Is that a weed?
The only thing I hate worse than weeding is herbicides. I love my garden. I love the way it looks. I love the way it smells. I love the way it tastes. I love the idea of growing my own food. And of using something other than generic labor and water intensive ornamentals in the landscape.
What I don’t love is the work it takes to keep my garden in magazine cover condition. So I don’t.
I’m a lazy gardener and I take shortcuts. I plant most of my beds very intensively. More plants means less space for weeds. I let spreading viny plants like pumpkins and other cucurbits take over much of the garden in late summer. They conveniently crowd out weeds when I get tired of pulling and hoeing them.
I mulch. I do what I can to water plants directly instead of watering the whole garden (though in a place like Minnesota where we get regular rain I’m not sure this makes a real difference). I pull handfuls buckets of weeds and feed them to the chickens.
But sometimes it makes more sense to call a freaking truce.
So when this mullein plant sprouted in an out of the way corner of the rock garden I let it go. Baby mullein plants are fairly easy to control and the fragrant spikes of the mature plants provide a nice contrast to the pumpkin, tomato and lily plants in this area.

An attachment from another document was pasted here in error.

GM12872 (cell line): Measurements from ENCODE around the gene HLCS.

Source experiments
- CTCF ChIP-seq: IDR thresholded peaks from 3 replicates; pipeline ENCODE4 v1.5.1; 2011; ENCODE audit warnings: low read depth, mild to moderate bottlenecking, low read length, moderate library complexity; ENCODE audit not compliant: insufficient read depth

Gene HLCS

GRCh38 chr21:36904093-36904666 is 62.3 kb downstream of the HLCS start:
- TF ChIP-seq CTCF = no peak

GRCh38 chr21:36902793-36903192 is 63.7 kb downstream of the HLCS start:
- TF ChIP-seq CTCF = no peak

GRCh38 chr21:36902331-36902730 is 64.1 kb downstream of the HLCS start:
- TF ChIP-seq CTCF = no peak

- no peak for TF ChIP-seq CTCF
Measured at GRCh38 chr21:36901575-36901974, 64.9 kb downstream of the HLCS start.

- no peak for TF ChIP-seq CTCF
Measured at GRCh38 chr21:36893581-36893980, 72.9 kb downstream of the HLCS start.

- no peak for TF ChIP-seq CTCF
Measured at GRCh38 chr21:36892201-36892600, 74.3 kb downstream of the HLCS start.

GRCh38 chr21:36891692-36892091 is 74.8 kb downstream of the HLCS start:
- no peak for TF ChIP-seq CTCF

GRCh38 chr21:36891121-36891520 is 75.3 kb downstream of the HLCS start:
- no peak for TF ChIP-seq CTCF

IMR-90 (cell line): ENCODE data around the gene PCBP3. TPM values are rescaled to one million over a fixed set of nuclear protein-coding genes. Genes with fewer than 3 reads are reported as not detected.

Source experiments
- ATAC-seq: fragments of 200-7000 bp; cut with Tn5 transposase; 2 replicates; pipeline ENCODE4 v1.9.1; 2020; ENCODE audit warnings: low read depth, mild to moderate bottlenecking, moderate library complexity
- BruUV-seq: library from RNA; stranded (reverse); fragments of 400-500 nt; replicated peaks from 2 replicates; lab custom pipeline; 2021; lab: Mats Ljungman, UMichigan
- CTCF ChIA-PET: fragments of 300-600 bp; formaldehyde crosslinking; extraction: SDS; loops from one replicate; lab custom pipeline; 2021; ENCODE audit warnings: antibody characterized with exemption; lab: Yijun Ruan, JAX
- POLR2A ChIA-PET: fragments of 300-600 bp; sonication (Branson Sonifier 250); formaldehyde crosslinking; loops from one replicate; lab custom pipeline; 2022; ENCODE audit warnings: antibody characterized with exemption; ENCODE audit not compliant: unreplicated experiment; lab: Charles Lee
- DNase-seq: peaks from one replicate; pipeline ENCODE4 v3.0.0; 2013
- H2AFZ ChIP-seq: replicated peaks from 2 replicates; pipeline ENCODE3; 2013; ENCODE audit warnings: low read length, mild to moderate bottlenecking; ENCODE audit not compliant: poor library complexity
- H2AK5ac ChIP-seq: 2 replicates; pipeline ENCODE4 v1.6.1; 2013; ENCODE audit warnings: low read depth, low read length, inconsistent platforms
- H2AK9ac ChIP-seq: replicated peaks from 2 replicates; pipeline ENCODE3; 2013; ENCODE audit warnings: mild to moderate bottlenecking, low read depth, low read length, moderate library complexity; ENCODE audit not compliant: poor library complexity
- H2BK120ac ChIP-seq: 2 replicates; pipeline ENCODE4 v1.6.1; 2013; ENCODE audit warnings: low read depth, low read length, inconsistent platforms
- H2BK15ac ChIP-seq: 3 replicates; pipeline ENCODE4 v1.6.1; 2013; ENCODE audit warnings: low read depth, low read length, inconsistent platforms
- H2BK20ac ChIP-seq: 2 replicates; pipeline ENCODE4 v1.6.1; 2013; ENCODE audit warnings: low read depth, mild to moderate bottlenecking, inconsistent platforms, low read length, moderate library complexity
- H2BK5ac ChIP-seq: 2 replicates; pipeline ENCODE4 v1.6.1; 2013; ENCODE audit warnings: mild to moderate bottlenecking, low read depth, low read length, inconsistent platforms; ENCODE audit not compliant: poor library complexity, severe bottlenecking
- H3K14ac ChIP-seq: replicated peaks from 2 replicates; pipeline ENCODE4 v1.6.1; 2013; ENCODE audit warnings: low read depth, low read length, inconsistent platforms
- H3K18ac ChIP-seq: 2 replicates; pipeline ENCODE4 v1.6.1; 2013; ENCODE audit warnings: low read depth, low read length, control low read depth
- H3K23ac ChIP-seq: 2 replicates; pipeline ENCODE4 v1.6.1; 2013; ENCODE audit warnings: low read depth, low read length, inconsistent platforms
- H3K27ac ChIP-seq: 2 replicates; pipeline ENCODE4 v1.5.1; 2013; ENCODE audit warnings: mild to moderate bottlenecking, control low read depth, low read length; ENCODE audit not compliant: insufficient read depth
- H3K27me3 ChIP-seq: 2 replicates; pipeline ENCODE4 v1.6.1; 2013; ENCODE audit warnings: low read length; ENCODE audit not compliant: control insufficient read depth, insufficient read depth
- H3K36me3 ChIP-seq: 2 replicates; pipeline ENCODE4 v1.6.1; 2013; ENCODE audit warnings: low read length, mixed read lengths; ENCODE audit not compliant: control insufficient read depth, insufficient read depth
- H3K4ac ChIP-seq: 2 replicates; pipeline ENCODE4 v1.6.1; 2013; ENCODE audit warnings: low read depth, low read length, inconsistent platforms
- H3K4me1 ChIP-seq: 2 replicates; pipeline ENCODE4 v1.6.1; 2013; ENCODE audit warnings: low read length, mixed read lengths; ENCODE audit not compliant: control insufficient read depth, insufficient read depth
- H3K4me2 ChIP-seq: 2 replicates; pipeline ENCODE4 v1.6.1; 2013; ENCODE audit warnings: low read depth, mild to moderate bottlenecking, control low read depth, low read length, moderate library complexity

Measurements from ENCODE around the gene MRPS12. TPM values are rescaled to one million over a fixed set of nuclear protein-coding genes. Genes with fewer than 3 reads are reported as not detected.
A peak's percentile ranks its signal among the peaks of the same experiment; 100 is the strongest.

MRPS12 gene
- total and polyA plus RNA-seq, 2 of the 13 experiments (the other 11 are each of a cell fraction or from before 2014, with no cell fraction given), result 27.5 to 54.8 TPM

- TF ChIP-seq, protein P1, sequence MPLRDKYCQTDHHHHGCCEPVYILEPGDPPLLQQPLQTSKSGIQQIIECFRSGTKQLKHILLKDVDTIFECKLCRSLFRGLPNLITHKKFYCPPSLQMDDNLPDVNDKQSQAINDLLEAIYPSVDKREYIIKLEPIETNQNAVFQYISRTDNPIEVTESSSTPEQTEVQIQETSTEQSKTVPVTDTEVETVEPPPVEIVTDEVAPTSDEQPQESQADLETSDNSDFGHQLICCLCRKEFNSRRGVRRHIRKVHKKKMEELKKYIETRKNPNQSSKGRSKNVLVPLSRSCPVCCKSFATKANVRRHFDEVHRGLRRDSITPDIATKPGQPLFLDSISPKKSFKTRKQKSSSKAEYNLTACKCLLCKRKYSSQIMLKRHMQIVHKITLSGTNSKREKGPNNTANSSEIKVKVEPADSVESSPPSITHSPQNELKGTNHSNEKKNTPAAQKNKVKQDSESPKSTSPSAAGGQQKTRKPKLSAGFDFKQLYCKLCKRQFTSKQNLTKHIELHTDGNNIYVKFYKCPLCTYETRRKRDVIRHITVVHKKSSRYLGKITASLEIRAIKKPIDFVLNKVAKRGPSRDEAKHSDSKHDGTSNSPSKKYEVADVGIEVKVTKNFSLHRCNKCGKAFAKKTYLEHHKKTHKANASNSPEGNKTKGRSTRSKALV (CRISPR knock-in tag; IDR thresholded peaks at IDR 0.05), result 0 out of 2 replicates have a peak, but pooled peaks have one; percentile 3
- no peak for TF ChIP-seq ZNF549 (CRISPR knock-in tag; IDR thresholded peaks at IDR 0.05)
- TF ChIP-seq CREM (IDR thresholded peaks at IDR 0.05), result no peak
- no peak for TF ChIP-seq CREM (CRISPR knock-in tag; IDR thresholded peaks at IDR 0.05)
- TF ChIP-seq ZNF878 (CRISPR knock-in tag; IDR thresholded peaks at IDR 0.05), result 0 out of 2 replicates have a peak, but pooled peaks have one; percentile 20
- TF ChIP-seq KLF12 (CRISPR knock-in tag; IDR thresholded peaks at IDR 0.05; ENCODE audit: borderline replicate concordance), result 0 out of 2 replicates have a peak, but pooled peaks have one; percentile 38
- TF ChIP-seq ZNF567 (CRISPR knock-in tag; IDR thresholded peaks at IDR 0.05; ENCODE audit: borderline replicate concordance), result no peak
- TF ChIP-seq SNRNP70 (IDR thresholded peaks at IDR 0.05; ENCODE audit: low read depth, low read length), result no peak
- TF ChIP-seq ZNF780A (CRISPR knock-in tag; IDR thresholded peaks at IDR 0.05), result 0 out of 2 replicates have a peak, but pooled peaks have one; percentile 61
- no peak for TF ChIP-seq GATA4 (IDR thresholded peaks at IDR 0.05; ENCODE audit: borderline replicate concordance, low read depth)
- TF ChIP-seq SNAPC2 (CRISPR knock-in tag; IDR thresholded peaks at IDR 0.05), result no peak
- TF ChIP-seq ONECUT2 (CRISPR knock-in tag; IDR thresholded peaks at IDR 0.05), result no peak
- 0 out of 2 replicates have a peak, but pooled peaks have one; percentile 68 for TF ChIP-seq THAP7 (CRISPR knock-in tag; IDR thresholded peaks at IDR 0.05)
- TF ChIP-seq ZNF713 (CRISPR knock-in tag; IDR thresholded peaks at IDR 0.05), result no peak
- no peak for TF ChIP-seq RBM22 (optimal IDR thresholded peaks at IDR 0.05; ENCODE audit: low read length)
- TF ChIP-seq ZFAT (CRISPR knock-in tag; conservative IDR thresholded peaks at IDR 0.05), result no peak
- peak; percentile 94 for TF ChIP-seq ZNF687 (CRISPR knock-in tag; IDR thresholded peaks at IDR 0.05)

I let wild field violets fill in the border next to the anchos. They crowd out just about everything else and contrast nicely with the oxeye sunflowers thriving next to the drain spout. Wild violets, being much more invasive, are not allowed to gain a foothold anywhere.
Another common ‘weed’ I tolerate is purslane. Purslane, colloquially known as little hogweed, is an annual succulent that’s been grown as a leafy vegetable for centuries. Purslane doesn’t just add a hearty crunch to your salad – the leaves contain more omega 3 fatty acids than any other land plant. Add beneficial quantities vitamins A, C, B, magnesium, calcium, iron, potassium, cyanins and xanthins and you’re crazy to toss this pretty little invader in the compost heap.
Purslane may be invasive but it’s shallow-rooted and requires little water or nutrients. Given its relatively innocuous nature there has been some interest in using it as a living mulch. Because I think the plant is both attractive and quite tasty I’ve decided to give the living mulch thing a shot. I’m going to experiment with letting it go in the places it sprouts to evaluate how good it is at crowding out other more problematic weeds.
What does one do with a surfeit of purslane? Today I made purslane potato salad. I took a dozen or so golfball-sized redskin potatoes, half a large sweet onion, 3/4 Cup of purslane leaves, 2 ribs of celery and a handful of fresh dill leaves and dressed them with a nice homemade lemon vinaigrette. It was delicious.
And no, I’m not going to provide detailed directions. This is salad people, not rocket science!
The stems and extra leaves were pureed with tomatoes (also from the garden) and added to tonight’s dog food. Nom nom!